What is Rocket Yoga?
… so many of you have asked this question leaving me in a dilemma as to how best (or truthfully) I should reply! Should I mention that it’s been dubbed the “enfant terrible” of the yoga world or just stick to the facts?

Okay facts! Rocket Yoga was developed by Larry Schultz in San Francisco during the 1980s. Larry had been practising Ashtanga for many years and had been a dedicated student of Pattabhi Jois before he started developing his own, more accessible, style of yoga. He started restructuring the Ashtanga primary series and threw in some intermediate poses to create powerful sequences. Schultz’s worked with members of the rock band, The Grateful Dead, who needed a shorter sequence to fit into their busy “rockstar” lives and so Schultz created a pithy little sequence that most definitely packed a yogic punch! Consequently band member, Bob Weir, named this style  “the rocket” because, Weir said, “it gets you there faster!”

But how hard is it? I hear you ask. Well it’s a fast-paced class that includes arm-balances, inversions and hip-opening postures but the emphasis is on practising to the best of your ability and doing what you can. Plus, when you find that MC Hammer has sneaked his way onto the playlist it’s impossible to take things too seriously!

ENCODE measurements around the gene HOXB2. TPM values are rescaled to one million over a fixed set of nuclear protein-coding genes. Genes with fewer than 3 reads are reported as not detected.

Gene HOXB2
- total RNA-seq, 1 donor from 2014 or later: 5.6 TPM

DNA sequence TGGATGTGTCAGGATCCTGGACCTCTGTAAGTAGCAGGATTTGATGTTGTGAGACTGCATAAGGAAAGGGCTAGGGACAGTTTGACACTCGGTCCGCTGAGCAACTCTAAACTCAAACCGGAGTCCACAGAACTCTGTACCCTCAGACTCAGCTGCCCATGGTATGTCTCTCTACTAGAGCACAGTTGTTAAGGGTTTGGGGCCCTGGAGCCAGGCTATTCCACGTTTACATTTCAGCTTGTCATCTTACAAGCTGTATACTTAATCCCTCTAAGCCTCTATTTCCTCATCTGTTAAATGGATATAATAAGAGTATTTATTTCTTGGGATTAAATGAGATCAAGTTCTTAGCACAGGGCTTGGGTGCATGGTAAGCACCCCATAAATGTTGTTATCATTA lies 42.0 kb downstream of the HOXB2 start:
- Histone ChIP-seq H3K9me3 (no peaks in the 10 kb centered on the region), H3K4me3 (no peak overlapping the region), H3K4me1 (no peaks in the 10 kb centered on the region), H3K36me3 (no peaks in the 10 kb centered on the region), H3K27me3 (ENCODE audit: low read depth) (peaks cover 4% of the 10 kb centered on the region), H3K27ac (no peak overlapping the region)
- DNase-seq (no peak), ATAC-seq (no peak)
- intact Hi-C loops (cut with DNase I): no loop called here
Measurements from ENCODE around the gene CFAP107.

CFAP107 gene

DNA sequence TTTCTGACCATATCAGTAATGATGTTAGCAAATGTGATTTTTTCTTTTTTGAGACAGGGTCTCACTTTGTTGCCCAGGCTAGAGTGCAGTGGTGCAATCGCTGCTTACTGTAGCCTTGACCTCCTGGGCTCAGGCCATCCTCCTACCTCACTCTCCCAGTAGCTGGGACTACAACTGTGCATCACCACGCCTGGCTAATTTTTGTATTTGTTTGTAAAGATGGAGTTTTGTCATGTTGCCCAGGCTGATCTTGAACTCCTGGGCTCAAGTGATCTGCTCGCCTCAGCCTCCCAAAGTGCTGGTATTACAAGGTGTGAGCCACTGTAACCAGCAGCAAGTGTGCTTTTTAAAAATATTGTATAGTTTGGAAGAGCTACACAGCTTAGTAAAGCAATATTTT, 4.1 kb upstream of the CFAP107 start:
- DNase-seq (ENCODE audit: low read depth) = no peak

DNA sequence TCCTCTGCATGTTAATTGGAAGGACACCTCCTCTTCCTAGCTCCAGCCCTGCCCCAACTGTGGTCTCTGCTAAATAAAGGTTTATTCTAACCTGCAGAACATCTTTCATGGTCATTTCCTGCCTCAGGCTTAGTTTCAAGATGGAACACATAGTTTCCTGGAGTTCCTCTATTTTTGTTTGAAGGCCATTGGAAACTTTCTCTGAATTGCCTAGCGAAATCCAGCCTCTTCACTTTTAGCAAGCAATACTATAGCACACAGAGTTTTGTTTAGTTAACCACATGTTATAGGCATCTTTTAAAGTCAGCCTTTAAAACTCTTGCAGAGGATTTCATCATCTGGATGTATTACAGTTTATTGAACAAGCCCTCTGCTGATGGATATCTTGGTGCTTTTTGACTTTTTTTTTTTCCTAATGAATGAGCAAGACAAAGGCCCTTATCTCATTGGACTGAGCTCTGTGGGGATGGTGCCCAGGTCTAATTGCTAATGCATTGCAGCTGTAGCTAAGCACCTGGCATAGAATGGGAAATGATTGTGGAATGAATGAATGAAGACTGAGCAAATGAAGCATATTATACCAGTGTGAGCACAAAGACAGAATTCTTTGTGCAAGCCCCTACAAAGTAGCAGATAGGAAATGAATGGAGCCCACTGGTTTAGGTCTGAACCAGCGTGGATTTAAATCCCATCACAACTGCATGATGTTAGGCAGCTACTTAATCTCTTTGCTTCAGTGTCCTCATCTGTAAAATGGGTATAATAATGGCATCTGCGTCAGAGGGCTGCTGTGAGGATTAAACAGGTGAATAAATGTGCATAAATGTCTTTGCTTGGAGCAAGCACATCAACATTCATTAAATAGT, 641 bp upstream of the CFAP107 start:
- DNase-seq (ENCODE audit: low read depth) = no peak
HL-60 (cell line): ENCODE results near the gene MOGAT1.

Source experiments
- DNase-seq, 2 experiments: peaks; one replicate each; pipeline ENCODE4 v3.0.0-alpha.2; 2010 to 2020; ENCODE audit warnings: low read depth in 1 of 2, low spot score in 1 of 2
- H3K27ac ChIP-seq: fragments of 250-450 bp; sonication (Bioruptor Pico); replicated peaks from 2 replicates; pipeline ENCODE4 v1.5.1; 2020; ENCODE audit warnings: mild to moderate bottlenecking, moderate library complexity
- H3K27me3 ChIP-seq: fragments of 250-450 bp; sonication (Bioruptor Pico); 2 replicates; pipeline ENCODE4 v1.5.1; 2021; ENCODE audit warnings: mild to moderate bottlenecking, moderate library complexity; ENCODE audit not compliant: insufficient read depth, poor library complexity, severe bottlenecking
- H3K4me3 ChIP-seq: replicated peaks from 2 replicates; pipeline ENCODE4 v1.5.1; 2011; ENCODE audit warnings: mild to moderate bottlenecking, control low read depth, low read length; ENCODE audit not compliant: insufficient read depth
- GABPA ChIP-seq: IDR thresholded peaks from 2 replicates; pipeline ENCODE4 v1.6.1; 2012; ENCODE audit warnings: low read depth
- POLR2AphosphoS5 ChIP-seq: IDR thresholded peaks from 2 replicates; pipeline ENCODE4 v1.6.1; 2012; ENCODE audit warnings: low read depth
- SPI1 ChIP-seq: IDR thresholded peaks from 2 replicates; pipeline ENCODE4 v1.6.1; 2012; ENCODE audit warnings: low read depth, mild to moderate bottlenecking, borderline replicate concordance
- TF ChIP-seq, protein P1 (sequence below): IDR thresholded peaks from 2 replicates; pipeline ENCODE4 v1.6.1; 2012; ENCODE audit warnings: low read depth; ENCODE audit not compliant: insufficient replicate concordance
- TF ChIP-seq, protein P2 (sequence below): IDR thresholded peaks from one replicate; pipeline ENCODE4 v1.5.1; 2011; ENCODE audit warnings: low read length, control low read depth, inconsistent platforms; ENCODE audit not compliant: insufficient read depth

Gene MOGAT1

How does it differ from Ashtanga? A Rocket class starts off with Sun Salutations, so initially the main difference is there’s music. But ten-minutes in you’ll be led through a sequence of standing poses all focusing on the right leg. The right quads will start to heat up, then you’ll feel a burning sensation and eventually, in panic, you’ll be checking that your favourite LuluLemon legging are not on fire.  Just at this point you’ll switch legs, phew! But, only go through the whole sequence again on the left side! Once the legs are tired, it’s time to work the rest, a few crow poses are thrown in as transitions in between twists, rotations, more arm balances, hip openers and “thorough” core!

What’s the feedback like? Well, those who attended the summer sessions complained bitterly of aching thighs and screaming abs but they all “high-fived” each other after every session before heading off chattering excitedly and leaving me to mop up the sweat!

Whose it most suited too? Rocket is possibly not going to suit people who hate music or are VERY serious but if you love the power of Ashtanga and feel you’d like to “let your hair down” and have some fun then Rocket Yoga maybe worth a try.